A colorful new toy for the city

Times Staff Writer

Cesar Pelli’s third project for the Pacific Design Center in West Hollywood, the so-called Red Building, was conceived as part of the original site plan in the 1970s, and since then it has been postponed, redesigned and nearly forgotten. But it appears finally to be on track, with construction set to start early next year, according to developer Charles S. Cohen. At a noon news conference Thursday, Pelli and Cohen will unveil what they’re calling the final version of the $100-million design.

When the building is finished -- and we should probably still add an “if” to that phrase, just to be safe -- it won’t prompt a reassessment of Pelli’s work. Nor will it radically change how we look at the existing Design Center, made up of an iconic 1975 building known as the Blue Whale and a second building, in green, completed in 1988.

At 79, with his $200-million addition to the Orange County Performing Arts Center slated to open in September, the architect is certainly having another Southern California moment, but he is well past the innovating stage. If the forms of the Red Building are more dynamic than the Green or Blue designs, they are also less arresting.


The progress of the Red Building is worth paying attention to, though, for another reason. The project suggests an acceleration in L.A.’s shift from a city of scattered landmarks to a place where ensemble architecture -- several prominent buildings designed in concert on the same or adjacent sites -- will become more common, more noticeable and more important. This year has already brought the opening of an expanded Getty Villa, where the Boston firm Machado and Silvetti Associates brought the famously independent villa building into an architectural dialogue by slipping a half-moon of new buildings along one edge of the museum site. Next month we’ll see preliminary designs by Frank Gehry for the parcel of land across Grand Avenue from his Walt Disney Concert Hall, which will include two towers and a plaza dotted with retail pavilions. Renzo Piano is still tinkering with the relationship between new and old buildings at the Los Angeles County Museum of Art.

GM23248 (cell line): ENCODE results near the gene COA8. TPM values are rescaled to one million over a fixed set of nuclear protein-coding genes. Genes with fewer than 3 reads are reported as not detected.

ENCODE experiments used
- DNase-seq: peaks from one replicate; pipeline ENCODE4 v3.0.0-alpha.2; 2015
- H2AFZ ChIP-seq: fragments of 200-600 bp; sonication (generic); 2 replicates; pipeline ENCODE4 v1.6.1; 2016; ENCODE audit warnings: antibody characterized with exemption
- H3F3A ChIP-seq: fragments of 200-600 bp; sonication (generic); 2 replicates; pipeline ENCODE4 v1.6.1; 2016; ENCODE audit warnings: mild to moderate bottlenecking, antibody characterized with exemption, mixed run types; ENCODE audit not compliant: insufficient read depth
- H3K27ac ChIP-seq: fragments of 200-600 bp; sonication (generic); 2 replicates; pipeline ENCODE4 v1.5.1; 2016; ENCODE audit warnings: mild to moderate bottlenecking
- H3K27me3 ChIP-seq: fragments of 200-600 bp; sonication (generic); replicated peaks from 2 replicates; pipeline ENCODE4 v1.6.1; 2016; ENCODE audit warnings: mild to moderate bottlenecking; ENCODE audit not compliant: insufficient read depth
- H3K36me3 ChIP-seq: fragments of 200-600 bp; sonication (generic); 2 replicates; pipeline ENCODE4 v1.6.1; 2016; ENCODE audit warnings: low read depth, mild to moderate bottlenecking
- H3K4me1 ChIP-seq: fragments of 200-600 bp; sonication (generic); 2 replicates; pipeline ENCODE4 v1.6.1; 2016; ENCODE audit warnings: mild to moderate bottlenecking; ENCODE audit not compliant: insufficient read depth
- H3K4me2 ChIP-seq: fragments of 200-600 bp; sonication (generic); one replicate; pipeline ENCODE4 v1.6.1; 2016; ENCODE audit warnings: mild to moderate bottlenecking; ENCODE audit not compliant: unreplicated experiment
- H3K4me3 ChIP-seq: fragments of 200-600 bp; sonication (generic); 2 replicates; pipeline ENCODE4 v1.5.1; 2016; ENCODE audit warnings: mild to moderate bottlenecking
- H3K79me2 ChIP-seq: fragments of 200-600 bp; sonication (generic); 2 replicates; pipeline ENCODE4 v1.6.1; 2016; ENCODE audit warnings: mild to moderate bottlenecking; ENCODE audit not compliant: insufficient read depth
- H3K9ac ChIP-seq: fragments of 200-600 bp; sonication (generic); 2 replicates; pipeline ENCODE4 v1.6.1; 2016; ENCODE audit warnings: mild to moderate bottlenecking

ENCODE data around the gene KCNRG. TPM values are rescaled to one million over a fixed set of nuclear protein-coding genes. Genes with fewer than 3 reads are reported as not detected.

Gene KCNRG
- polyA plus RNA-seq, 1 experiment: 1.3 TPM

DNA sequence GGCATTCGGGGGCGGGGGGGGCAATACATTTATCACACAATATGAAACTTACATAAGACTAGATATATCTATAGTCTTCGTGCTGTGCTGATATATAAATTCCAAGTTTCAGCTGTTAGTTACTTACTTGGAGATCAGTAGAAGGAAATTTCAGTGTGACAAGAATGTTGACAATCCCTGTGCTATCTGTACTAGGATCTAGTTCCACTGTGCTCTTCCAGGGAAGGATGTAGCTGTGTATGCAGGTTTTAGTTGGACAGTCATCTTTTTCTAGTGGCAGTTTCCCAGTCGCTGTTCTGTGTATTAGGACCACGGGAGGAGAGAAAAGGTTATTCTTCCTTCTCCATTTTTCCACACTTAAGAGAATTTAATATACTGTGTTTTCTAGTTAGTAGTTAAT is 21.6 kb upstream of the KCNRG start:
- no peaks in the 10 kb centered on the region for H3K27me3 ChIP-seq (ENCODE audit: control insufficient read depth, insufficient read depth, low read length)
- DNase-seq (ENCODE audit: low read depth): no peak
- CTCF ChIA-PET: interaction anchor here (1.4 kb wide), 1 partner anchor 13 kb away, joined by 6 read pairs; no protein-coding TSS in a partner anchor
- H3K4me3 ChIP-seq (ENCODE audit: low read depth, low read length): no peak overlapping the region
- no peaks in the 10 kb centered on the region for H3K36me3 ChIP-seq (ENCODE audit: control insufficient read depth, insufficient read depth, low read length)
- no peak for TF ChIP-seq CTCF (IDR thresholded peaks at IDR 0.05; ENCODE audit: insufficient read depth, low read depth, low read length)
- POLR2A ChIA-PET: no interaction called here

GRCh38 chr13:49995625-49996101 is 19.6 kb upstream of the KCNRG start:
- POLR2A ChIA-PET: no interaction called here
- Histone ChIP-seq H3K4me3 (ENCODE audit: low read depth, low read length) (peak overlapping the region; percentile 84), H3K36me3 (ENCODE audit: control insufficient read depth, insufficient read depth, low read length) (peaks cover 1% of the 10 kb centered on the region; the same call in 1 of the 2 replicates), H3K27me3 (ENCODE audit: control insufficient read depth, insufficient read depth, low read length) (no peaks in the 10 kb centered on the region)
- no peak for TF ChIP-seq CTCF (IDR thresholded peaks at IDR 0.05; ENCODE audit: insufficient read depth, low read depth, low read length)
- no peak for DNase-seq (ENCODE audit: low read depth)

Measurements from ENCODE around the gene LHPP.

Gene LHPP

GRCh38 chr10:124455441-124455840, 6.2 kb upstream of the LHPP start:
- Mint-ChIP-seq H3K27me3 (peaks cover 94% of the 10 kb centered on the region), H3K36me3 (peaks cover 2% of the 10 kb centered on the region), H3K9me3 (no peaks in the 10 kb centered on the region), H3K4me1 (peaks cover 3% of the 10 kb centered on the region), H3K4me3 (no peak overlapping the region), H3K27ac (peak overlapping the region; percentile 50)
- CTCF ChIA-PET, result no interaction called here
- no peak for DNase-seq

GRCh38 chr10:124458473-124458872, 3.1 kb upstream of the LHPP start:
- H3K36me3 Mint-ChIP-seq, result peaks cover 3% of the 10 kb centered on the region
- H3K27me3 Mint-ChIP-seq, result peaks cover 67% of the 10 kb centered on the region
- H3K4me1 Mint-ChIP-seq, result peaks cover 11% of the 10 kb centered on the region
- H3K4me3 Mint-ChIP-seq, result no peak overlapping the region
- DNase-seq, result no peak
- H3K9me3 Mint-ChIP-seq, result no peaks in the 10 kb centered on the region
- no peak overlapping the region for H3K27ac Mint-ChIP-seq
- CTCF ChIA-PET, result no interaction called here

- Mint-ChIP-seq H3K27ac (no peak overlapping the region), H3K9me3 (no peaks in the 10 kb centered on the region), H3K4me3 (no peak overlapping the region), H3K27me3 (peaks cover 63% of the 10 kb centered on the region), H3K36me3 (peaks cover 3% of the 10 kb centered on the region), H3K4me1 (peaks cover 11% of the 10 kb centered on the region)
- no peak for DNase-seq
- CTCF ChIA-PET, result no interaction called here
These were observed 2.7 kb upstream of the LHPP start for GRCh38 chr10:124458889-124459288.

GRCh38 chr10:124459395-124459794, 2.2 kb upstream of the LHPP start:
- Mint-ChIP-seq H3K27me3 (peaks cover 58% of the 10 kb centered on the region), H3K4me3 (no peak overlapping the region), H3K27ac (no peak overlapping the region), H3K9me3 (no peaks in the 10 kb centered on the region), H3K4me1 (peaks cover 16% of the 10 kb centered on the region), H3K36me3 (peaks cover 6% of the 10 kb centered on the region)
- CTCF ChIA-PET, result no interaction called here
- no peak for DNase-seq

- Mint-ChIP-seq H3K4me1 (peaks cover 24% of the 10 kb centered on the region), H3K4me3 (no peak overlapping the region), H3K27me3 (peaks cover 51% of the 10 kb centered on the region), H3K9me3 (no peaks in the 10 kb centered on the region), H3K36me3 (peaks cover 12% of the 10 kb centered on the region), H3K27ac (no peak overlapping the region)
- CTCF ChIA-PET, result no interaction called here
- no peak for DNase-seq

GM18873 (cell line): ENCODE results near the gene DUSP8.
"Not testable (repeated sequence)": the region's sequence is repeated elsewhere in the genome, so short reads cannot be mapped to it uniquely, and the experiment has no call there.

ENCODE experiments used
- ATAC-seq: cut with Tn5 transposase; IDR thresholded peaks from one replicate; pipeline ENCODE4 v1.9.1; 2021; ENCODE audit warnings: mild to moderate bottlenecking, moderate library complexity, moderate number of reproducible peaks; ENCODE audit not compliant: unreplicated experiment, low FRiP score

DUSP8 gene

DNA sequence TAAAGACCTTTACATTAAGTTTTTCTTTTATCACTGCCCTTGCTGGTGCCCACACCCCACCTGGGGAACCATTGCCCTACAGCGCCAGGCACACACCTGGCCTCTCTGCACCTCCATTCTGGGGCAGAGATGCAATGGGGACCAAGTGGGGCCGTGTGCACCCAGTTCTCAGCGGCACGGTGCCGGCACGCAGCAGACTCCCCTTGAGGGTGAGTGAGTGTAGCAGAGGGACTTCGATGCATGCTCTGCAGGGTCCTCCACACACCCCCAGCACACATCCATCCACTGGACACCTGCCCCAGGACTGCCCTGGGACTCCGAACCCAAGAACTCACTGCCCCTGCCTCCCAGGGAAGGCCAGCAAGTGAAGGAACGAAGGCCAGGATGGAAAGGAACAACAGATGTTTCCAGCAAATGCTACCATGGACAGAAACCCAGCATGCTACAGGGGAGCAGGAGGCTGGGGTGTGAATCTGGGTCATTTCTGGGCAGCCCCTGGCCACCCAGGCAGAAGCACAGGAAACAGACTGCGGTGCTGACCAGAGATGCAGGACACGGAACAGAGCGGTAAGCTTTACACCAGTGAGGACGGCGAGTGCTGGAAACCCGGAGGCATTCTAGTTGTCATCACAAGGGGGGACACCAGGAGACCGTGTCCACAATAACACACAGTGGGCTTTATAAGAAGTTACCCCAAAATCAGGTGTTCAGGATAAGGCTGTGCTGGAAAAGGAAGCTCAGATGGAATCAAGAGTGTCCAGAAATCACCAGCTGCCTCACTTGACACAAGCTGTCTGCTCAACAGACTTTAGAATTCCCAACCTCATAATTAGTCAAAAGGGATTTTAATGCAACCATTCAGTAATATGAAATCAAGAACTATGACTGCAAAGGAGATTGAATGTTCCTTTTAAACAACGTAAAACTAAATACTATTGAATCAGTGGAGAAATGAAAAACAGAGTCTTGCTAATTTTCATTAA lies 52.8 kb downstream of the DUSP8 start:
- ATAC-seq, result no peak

And now comes hopeful news about the PDC, whose growing pains over the years have made it almost too perfect a symbol of the way West Hollywood and Los Angeles have evolved since the 1970s: moving, albeit haltingly, from private to public and from open to dense.

The project also symbolizes how the furniture business has shifted, forced to abandon the idea that its transactions deserve to be treated as rarefied private events and now desperately trying to turn a friendlier, more democratic face to the public. Once a single building whose taut, opaque skin of blue glass seemed to repel even the idea of engagement with the city, the Design Center is now set to become a trio of buildings grouped tightly around an expensively landscaped plaza and including restaurants, an outpost of the Museum of Contemporary Art and other amenities for the public. At a location once filled with a hushed maze of furniture showrooms, the Red Building will be entirely given over to office space -- 400,000 square feet of it. The design calls for a sleek sailboat of a midrise office tower -- two office towers, really, sitting atop a seven-level parking garage and linked by a palm-lined courtyard.